As matters stand now, Doug is still hopeful that the President may be prevailed upon to include the dedication during a later visit to Europe. The membership can be assured that he will not stop trying to do everything possible to make sure that our Memorial has a dedication worthy of the events and men -- your friends and mine -- that it represents.

     We all envy the gorgeous 'round the world trip that General and Mrs. Alan W. Jones are currently enjoying. They are making it in 80 days too. They left on 10 April and will return 30 June. A glance at their schedule indicates they are using steamers, trains, and motor cars, but no balloons. Here are some of their stops : Honolulu 13 April ; Japan 27-30 April ; Hong Kong 3-8 May; Saigon, Viet Nam 9-11 May; Singapore 13-14 ; Colombo, Ceylon 18 ; Bombay, India 20-21; Djibouti, French Somaliland 25; Port Said, Egypt 28- 29 ; Marseilles, France 2 June ; Rome for a tour of Italy by car 3-10 ; thence into France via Nice, Avignon, and Vichy to arrive in Paris 13 ; via train, steamer, and train to London 19; leave Southampton 24; arrive USA 30 June. A note arrives from the General just before press time from Djibouti, French Somaliland. He reports that the weather has been perfect, accommodations comfortable, and the food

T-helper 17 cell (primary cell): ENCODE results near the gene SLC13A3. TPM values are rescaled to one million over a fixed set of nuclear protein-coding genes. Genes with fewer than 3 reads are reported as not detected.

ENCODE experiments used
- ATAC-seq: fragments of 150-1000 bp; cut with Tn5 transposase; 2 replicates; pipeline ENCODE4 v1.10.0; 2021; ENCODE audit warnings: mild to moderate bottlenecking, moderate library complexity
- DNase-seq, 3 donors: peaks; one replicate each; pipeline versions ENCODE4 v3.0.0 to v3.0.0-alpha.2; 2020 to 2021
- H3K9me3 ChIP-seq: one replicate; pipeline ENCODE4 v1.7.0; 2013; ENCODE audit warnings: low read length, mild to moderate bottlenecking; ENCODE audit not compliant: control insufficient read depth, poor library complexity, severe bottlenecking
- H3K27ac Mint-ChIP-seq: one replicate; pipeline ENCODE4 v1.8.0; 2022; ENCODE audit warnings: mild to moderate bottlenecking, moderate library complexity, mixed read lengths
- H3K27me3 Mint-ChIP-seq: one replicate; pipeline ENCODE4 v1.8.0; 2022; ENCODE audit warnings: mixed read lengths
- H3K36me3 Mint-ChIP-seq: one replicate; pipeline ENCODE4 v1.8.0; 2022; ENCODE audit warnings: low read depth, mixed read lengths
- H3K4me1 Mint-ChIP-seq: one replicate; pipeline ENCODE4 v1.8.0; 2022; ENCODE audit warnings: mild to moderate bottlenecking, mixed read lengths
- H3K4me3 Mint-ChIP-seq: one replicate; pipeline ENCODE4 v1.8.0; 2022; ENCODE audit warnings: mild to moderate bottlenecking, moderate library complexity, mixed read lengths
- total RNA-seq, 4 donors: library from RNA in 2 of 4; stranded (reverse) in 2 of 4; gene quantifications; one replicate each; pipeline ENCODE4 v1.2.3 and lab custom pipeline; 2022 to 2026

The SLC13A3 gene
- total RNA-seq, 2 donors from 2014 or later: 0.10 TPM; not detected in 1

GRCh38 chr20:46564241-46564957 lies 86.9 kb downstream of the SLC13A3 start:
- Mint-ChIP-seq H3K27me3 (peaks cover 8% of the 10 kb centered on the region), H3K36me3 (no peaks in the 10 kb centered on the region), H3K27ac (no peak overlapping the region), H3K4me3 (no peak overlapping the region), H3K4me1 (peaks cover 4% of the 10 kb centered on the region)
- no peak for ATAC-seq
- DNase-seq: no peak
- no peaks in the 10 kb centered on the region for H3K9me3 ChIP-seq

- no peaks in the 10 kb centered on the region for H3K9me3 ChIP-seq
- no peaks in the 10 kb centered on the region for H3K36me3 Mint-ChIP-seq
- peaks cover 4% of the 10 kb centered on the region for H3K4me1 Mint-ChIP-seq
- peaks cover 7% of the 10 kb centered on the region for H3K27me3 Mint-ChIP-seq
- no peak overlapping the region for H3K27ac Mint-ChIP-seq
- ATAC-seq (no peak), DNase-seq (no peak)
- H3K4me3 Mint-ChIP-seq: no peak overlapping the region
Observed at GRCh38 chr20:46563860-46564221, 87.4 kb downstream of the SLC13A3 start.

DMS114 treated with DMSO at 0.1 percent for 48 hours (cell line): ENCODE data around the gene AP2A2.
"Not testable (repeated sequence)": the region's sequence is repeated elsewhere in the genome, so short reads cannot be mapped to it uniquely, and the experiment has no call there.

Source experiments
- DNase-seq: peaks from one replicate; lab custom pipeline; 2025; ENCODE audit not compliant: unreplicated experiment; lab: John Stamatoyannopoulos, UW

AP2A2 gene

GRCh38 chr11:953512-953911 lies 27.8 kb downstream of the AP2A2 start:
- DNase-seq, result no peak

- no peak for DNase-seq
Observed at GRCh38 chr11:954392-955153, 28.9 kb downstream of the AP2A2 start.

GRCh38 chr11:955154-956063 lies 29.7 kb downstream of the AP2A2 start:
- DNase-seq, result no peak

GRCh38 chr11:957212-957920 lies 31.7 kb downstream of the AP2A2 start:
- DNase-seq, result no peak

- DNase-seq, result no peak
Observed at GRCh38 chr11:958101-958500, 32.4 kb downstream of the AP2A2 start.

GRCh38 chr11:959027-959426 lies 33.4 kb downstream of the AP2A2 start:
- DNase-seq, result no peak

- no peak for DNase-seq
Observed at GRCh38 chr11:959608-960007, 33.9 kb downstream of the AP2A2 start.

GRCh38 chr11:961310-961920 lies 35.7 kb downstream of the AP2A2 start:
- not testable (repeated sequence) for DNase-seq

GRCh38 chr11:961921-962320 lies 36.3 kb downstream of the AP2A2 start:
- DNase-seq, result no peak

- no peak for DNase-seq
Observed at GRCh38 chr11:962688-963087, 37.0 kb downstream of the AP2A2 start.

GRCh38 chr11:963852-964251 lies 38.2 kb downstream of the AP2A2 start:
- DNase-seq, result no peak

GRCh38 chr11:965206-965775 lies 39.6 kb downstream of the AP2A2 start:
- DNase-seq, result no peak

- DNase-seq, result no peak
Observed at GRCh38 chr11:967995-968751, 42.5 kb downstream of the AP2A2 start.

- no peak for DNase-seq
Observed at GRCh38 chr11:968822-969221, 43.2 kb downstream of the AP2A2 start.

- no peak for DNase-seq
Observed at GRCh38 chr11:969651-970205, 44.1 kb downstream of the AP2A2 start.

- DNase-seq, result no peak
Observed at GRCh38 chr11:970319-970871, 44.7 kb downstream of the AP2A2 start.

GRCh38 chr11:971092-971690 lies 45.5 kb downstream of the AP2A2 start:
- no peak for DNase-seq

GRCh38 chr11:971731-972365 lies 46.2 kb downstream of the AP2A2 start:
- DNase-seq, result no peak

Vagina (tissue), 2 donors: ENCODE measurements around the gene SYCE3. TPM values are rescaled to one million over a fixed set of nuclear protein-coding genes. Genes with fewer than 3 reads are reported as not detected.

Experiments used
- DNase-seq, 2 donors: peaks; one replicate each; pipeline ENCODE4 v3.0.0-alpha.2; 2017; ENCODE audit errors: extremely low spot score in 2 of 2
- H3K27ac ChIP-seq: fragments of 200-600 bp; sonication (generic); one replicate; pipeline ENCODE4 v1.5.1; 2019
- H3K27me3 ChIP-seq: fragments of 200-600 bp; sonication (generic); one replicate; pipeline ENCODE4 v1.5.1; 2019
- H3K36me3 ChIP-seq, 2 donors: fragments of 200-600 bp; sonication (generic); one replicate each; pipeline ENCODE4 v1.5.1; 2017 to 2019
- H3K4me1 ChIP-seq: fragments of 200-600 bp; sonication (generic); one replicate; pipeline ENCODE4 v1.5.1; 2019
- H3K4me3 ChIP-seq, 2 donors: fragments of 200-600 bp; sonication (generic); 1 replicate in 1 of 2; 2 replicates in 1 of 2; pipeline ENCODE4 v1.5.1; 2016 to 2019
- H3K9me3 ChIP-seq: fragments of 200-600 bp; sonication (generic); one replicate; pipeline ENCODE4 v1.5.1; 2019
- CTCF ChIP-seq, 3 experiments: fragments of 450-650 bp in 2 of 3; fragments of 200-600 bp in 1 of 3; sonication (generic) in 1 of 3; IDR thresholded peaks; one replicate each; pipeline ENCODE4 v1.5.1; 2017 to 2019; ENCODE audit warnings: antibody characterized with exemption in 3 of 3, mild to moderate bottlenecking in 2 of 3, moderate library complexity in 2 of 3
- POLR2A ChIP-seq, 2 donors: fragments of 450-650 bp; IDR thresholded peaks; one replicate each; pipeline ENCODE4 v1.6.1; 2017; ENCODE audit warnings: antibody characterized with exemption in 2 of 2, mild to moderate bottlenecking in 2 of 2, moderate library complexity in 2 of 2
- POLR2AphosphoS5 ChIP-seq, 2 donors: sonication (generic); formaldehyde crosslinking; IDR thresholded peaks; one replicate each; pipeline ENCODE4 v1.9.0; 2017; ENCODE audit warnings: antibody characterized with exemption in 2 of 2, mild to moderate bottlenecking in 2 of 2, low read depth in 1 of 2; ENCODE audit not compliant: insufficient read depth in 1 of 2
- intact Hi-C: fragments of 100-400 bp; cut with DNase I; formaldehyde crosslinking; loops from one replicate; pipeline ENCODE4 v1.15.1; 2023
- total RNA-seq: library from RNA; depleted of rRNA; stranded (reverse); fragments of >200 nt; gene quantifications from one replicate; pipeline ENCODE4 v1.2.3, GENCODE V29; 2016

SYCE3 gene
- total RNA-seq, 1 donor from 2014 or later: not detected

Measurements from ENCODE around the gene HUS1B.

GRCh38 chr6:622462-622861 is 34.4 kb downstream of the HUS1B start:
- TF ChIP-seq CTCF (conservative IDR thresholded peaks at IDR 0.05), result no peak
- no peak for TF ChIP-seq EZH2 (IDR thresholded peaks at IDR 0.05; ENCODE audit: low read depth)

"too good for my figure."
     Lester Smyth, S-1 and S-4 of 106th Divarty, is now president of Albert S. Smyth Co., Inc., Wholesale Jewelers in Baltimore. His son, Lester J., is planning to enter Gettysburg College in the fall.
     Howard Sorkin (592) who was mess officer of the 106th Divarty Officers' Mess at Fort Jackson and Camp Atterbury, visited General and Mrs. McMahon in Middleton, Pennsylvania during March. He promised to return with Mrs. Sorkin and their three daughters to attend the reunion of Service Btry. 592 at Hershey Park on the Sunday before Labor Day.
     The McMahons visited Colonel and Mrs. Malin Craig in Chevy Chase, Maryland in April. Peter Craig, 7, is the General's godson. Colonel Craig was Executive Officer of the 106th Divarty.
     Ed Straka (106 Sig) drops a note from Karamursel, Turkey, where he is stationed with TUSLOG Detachment 28, USN to say that he is enjoying each issue of the CUB he receives. We hope that Ed can find time to drop us some further information concerning life in Turkey. We are sure all our members would find it of interest.